A D-Day veteran who was one of the first British soldiers to land on Gold Beach in 1944 has said he is “deeply moved” to have a train named in his honour.
Former Royal Engineer Horace “Harry” Billinge was just 18 when he stormed the beach in German-occupied Normandy during the landings on June 6 1944.
The sapper, from St Austell, Cornwall, was made an MBE last year for charitable fundraising after collecting more than £50,000 for veterans.
His name was placed on Great Western Railway Intercity Express train number 802006 and unveiled at a ceremony involving family and friends, onlookers and military representatives on Wednesday morning.
— Great Western Railway (@GWRHelp) October 7, 2020
The train went on to form the 10.15am service from Penzance to London Paddington.
“I’ve been deeply moved today. Having a train named after me is a great honour,” the 95-year-old said.
“It will remind people of the fine men who fought that day, lots of whom never went back home again. It’s important that their memory is remembered, and I hope this train will carry that message to thousands of people every day.”
The train operator is marking 75 years since the end of the Second World War by naming seven of its Intercity Express trains after people involved in the conflict.
Others include Sir Winston Churchill and Alan Turing.
General Lord Dannatt, trustee of the Normandy Memorial Trust, said: “Everyone at the trust warmly congratulates Harry on the naming of a train in his honour.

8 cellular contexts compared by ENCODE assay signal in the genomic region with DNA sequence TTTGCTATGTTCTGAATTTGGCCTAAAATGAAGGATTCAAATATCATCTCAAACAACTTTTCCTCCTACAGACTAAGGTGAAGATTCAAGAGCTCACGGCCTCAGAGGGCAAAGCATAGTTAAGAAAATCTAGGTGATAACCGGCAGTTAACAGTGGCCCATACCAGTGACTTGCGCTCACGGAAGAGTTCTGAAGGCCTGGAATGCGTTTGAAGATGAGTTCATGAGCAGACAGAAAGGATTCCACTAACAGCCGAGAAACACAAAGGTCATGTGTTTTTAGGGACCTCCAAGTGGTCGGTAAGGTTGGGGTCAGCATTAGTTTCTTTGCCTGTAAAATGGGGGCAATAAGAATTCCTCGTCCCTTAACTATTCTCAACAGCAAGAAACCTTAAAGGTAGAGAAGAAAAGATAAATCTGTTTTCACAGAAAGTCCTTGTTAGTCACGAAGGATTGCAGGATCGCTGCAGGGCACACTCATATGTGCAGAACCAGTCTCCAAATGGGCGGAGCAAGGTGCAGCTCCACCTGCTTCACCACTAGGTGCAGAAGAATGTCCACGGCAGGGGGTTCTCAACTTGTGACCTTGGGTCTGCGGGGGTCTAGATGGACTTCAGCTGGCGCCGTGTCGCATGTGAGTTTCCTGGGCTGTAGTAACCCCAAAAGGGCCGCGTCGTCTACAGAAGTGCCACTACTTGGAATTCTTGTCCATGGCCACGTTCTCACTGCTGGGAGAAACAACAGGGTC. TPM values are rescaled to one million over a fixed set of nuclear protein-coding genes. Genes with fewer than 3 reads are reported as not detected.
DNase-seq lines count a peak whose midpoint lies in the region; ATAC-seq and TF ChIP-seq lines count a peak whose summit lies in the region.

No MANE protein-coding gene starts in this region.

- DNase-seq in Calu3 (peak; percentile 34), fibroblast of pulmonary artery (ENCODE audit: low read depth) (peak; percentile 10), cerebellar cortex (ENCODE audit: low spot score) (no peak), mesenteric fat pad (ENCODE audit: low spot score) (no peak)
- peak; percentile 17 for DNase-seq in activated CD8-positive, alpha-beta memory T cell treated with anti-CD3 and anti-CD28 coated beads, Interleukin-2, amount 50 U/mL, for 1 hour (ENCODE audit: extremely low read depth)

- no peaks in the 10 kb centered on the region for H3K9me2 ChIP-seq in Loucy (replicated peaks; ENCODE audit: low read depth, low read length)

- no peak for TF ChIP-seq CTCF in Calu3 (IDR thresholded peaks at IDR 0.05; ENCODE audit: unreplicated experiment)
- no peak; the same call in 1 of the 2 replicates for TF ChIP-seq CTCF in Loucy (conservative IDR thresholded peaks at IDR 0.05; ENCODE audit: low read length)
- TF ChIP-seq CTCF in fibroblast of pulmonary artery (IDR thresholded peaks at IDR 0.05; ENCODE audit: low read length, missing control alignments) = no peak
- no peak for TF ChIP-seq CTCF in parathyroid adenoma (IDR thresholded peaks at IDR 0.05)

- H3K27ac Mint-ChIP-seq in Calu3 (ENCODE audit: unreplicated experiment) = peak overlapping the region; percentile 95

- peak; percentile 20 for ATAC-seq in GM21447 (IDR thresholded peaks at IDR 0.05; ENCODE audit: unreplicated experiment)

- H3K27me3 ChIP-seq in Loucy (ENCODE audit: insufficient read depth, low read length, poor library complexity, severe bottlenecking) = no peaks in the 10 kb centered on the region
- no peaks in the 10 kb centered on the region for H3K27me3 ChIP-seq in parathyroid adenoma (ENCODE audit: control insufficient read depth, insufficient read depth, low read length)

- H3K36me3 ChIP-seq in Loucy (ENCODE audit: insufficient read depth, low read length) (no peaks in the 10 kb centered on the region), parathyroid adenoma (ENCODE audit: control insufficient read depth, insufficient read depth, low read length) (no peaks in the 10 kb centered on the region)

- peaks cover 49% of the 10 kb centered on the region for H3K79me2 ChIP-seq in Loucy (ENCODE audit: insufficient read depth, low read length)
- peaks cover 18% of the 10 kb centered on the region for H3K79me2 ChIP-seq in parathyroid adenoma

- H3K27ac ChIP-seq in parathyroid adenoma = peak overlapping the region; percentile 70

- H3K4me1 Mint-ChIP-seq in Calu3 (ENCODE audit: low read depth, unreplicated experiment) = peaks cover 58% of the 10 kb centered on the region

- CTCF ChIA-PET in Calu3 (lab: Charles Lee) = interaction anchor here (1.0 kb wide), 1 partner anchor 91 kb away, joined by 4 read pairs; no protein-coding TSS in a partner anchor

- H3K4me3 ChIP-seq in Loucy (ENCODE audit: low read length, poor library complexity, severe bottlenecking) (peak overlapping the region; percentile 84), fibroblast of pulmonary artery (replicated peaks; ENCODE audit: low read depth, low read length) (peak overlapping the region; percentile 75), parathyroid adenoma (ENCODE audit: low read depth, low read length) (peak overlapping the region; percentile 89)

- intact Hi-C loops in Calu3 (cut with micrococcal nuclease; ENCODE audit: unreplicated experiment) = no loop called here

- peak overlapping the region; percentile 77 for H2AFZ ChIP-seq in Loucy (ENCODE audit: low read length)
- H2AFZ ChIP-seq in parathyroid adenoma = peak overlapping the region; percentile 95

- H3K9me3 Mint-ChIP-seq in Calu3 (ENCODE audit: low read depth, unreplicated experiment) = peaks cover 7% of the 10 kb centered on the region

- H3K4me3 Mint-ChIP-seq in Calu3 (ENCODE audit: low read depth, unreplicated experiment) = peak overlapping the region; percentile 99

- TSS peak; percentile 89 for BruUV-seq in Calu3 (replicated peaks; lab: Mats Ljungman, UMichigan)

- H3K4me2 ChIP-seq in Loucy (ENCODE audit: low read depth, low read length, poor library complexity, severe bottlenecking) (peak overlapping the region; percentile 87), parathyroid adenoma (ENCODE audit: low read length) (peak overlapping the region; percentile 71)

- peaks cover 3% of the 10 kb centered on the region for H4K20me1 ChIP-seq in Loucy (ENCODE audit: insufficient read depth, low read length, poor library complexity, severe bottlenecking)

“We are so proud of Harry and grateful for all his remarkable fundraising efforts for the memorial and everything he has done to raise the profile of the trust.”
We are naming one of our Intercity Express Trains after @BritishArmy D-Day Veteran Harry Billinge. Join us on https://t.co/9JuJJ5FGAR to watch the live naming ceremony from 09:10 tomorrow @Normandymtrust#VE75#VJ75pic.twitter.com/00Gmmz5Llh
— Great Western Railway (@GWRHelp) October 6, 2020
Harry was one of the first soldiers to land on Gold Beach at 6.30am on June 6 1944 as part of the D-Day landings.
He was a sapper attached to the 44 Royal Engineer Commandos and was one of only four to survive from his unit.
He later fought in Caen and the Falaise Pocket in Normandy.
Johnny Mercer, minister for defence people and veterans, said: “Harry’s an inspiration and a daily reminder of that incredible generation.
“We can never say thank you enough for the privileges and freedom we enjoy today because of your sacrifices 75 years ago.”
Simon Green, engineering director at GWR, said the company was “honoured” to name one of its trains after Harry.
“We at Great Western have a long history of naming trains after Great Westerners, the past and present heroes from across our network,” Mr Green said.
“It is right that we honour some of those heroes of the war effort, remembering the sacrifice, bravery and tenacity that later generations owe so much to.”